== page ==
Just ask former cornerback Aqib Talib, who ended up choosing retirement over a year in New England. After coach Bill Belichick called to gauge his interest in returning to the Patriots to defend tight ends, Talib took a look at the opponents and started shaking his head.
Travis Kelce, George Kittle, and Darren Waller? No thanks, he said.
But tight end isn’t the only position where New England’s defense will be tested.
What do Lamar Jackson, Josh Allen, Kyler Murray, Deshaun Watson, and Russell Wilson have in common? They all ranked in the top six for rushing yards among NFL quarterbacks last season — and they’re all the Patriots’ schedule, too.
Containing a mobile quarterback has, at times, proven to be a challenge for the Patriots. In 2018, the team allowed an average of 6.9 yards per carry to quarterbacks — the highest mark in the league. Last season, that stat improved to an average of 4.7 yards, but the team still got burned by Jackson in Week 9, when the 23-year-old MVP ran for 61 yards and two touchdowns, in addition to completing 74 percent of his passes.
Sunday night’s game against Wilson and the Seahawks will be the Patriots’ first of several opportunities this year to show what they can do against dual-threat quarterbacks. In Week 4, they’ll travel to Arrowhead Stadium for Patrick Mahomes and the Chiefs. In Weeks 8 and 16, they’ll get the Bills’ Allen. And in Weeks 10, 11, and 12, they’ll go back-to-back-to-back with Jackson, the Texans’ Watson, and the Cardinals’ Murray.
“We’ve got our hands full,” said outside linebackers coach Steve Belichick.
In preparing for such opponents, perhaps the addition of Cam Newton plays a factor. Newton has rushed for at least 450 yards in seven of his previous nine NFL seasons, a stark contrast to former Patriots quarterback Tom Brady, who rushed for a career-high 110 yards in 2002.
With no joint practices or preseason games this year, pitting the team’s starting offense against the starting defense during training camp forced the defense to account for Newton, a mobile quarterback, rather than Brady, a traditional pocket passer. Newton, who holds the record for rushing touchdowns by a quarterback in a season with 14, presents more options than Brady because of his ability to extend plays and/or keep the ball himself.
According to inside linebackers coach Jerod Mayo, those reps “definitely helped.”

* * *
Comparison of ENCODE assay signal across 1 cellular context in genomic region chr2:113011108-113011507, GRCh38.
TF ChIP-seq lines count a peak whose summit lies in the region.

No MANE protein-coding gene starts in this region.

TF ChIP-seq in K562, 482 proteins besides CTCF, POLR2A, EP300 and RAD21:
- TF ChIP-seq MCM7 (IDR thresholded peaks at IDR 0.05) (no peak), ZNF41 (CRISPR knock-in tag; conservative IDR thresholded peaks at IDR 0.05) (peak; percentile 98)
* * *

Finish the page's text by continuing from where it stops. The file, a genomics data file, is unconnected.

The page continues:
“For 20 years here with Tom, we didn’t really get a lot of the read-option, read-zone stuff,” said Mayo. “It was definitely good to see during camp and see every single day.”
Once the season begins, teams typically do not deploy the starting quarterback against the defense.Instead, the scout team will often have a player mimic the tendencies of the opposing quarterback. Ahead of the Seahawks game, for example, undrafted rookie cornerback Myles Bryant assumed the role of Wilson during scramble drills.
“You have a guy like Myles, who’s very slippery, very athletic,” said linebacker Brandon Copeland. “He’s trying to imitate Russell Wilson right there with them. I won’t sit here and say that Myles can throw like Russ. I won’t disrespect Russ like that, and I won’t give Myles that type of credit because I’m sure he’ll try to switch his position. But he definitely gave us a great look, and you do what you have to do to get your guys prepared.”
“We ask those guys to give a perfect look exactly like the opponent we’re about to be facing,” added defensive line coach DeMarcus Covington. “It’s always great when you can have players simulate what you’re going to see on Sundays.”
Even if the defense is not regularly facing Newton during practice, Mayo noted how Newton would be willing to assist if necessary.
“When you look at the history of the New England Patriots, we’ve always had starters go show the opposite side a look,” Mayo said. “I remember coming in as a rookie, Mike Vrabel and Tedy Bruschi, and Rodney Harrison, all those guys were on the show team. That’s one way that we get each other better. I’m sure that if the coaches ask Cam to give us a look, he would definitely be up to it.”
Mayo and other assistant coaches were quick to note that every quarterback is different, so comparing Newton to Wilson or Newton to Jackson isn’t a one-for-one exercise. Either way, starting Sunday, the group will get its first taste of what’s to come.
“Hopefully we’ll be ready to go,” said Steve Belichick.
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